What should African & African Caribbean men know about prostate cancer?
Firstly, you have unfortunately a three times higher risk of getting prostate cancer than white men of the same age. Asian and Chinese men have a lower risk than white men.
So why is that?
It is thought that this is due to genetic changes, unique to your ethnicity, which are passed down through the generations.
OK, what is prostate cancer?
The prostate gland is only found in men and sitsbelow the bladder close to the rectum (back passage). It’s the most common cancer in men and usually develops quietly over a number of years. It usually grows slowly and does not cause any problems in a man’s lifetime.
OK, when can prostate cancer affect my health?
Sometimes, for causes that are not known, it can occasionally affect men in their 40’s. However, most men who develop problems are over the age of fifty.
Are there men who are at a higher risk of developing prostate cancer?
You are almost three times more likely to get prostate cancer if your father or brother has had it, compared to a man with no family history. This risk increases if they were affected at a young age or if you have more than one affected relative. There can also be a higher risk if a bowel or breast cancer susceptibility gene change is identified in your family. If you are ofAfrican orAfrican Caribbean heritage,this risk increases three times overall.
What is the prostate for?
Situated at the centre of a man’s urinar y and reproductive area it produces “nourishing bathing fluid” f or the sperm in the semen.
What are the symptoms of prostate problems?
symptoms at all. However, if you have a problem peeing, it may mean you have a prostate problem (not necessarily cancer) that needs looking at by your GP.
Things to spot:
• Getting up more than once a night
• Urgency in needing to pee
• Poor flow, hesitancy or a feeling of still wanting to empty your bladder after you have finished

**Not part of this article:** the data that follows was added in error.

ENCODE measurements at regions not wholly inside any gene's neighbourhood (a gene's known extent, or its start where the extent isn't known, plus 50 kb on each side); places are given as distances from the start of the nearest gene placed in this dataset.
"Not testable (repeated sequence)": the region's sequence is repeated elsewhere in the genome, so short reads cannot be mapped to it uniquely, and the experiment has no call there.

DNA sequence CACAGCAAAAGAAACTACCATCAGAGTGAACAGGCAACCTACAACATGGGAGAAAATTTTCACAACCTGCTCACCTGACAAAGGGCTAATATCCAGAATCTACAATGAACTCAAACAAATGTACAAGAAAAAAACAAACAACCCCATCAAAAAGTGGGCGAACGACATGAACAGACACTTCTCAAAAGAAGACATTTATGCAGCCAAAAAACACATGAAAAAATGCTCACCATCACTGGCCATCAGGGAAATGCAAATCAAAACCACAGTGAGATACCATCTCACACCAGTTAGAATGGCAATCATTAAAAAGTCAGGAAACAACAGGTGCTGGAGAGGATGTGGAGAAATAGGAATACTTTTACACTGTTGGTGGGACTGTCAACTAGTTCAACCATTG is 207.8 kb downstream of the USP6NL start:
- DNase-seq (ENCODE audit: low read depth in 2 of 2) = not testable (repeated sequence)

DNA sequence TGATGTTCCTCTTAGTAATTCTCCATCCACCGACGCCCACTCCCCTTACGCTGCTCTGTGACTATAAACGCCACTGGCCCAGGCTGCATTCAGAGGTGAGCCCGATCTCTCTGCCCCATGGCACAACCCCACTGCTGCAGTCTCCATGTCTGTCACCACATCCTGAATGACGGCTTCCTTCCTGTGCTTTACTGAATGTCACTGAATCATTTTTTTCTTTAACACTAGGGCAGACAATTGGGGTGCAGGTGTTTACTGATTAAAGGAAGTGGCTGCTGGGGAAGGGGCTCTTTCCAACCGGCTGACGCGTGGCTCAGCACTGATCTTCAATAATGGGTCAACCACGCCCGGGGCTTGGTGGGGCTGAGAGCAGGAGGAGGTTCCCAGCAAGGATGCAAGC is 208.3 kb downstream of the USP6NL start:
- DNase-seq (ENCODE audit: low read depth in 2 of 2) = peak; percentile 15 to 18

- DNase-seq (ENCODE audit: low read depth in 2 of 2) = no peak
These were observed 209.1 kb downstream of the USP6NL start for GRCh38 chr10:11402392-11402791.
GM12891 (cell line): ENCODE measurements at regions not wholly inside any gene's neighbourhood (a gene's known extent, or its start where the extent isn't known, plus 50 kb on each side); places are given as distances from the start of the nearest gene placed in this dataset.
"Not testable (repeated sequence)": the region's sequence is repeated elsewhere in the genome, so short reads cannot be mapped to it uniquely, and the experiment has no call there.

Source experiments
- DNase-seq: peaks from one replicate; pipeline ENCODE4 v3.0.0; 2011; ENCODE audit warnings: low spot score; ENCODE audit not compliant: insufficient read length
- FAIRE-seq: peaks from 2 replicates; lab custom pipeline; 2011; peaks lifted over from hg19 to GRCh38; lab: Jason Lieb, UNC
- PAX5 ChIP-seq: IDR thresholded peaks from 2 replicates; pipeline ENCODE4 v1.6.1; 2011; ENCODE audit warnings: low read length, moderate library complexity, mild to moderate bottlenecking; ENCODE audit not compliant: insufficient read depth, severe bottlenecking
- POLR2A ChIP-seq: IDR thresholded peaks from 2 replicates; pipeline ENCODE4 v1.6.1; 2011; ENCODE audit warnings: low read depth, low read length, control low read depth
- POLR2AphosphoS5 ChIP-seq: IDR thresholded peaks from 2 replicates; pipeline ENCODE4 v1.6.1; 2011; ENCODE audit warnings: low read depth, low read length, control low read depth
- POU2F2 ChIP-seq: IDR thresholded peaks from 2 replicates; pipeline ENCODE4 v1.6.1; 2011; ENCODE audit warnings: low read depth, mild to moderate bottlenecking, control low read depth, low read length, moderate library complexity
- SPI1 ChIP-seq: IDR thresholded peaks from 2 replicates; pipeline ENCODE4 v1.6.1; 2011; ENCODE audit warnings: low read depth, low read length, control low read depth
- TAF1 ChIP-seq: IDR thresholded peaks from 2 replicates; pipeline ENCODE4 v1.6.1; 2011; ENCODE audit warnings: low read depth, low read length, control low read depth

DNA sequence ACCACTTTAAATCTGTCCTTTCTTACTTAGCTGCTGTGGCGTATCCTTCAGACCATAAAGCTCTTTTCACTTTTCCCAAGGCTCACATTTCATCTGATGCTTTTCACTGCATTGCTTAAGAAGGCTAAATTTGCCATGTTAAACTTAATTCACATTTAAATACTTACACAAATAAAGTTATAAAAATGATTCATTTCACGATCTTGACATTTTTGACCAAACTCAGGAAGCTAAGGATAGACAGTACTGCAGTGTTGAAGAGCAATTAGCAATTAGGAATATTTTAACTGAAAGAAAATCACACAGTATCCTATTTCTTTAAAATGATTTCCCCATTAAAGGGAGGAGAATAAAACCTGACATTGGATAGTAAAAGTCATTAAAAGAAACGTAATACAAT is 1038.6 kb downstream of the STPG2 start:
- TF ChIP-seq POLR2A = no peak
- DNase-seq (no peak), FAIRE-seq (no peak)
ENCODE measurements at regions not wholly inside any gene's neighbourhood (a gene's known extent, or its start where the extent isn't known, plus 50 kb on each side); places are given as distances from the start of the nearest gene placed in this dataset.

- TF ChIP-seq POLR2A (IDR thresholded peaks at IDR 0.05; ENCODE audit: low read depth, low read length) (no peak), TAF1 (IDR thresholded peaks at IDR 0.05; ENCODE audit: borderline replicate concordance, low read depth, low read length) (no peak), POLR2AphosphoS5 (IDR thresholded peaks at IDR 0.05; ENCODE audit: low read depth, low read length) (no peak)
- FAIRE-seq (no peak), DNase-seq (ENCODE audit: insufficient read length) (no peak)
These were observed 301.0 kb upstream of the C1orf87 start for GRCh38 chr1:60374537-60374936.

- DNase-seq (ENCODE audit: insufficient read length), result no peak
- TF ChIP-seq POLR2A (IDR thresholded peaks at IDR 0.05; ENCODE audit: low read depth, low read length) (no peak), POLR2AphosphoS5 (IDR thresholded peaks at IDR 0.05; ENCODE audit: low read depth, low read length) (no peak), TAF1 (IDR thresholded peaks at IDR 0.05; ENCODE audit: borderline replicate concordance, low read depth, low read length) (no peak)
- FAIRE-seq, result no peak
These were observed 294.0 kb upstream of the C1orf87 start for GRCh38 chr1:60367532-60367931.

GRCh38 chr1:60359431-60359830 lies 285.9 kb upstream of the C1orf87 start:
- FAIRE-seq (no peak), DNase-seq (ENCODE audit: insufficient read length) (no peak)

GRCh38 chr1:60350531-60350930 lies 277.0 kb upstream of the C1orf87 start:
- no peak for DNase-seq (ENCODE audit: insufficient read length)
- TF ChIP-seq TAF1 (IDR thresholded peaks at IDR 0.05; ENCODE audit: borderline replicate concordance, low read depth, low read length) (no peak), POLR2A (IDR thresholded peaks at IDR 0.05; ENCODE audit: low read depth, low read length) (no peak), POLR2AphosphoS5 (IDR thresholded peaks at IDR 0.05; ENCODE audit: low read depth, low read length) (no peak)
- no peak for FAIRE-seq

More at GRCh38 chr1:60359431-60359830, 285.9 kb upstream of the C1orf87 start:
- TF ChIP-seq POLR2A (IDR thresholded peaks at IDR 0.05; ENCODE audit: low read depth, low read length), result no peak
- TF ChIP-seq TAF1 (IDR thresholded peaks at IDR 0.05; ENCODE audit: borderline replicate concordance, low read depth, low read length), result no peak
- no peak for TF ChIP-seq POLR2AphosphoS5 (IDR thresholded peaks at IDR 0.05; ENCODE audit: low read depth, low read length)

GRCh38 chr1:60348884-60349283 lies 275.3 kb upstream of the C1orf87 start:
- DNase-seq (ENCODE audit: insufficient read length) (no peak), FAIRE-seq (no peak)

• Persistant back ache
• Erectile Dysfuntion
OK, what should I do next?
If you are concerned or worried about prostate cancer or have any of the symptoms, visit your GP or call The Tackle helpline 0800 03505302 Often problems about peeing are not cancer but caused by another problem such as an enlarged prostate.
Could my cancer be inherited?
Occasionally prostate cancer can have a strong inherited component.Please mention to your doctor if anyone else in your family has had prostate,breast, ovarian or bowel cancer.This is particularly relevant for men diagnosed under the age of 60.
Genetic testing via a blood test can sometimes be offered to understand the cause of cancer in families and determine who else might be at risk. Where an altered copy of a familial susceptibility to prostate cancer gene has been identified,such as BRCA1 or BRCA2, screening can then be offered to “at risk relatives”from the age of forty.
What support is available to me as an African and African Caribbean man if I should need it?
Via our Help Line,Tackle can put you in touch other African Caribbean men who have been successfully treated for prostate cancer, so you that can have a helpful,informative conversation with them.
Do you have any other support?
Yes, we can put you in touch with a local support where you meet other prostate cancer patients on a regular basis.Tackle also holds conferences where it is possible to learn about the disease and how best to fight it
What area does Tackle Prostate Cancer cover and what does it do?
Tackle Prostate Cancer is the only national, patient led prostate cancer charity. It operates throughout England and Wales. It campaigns for better treatment and awareness of prostate cancer and has a seat as a patients representative on NICE committees for new prostate cancer drugs and treatments. Most recently, we have been working on the PSA Consensus with key parties from across the UK to inform the debate on PSA testing. Tackle recommends that black men or men with a family history of the disease, should have a PSA test from the age of 45 – in consultation with their medical practitioner.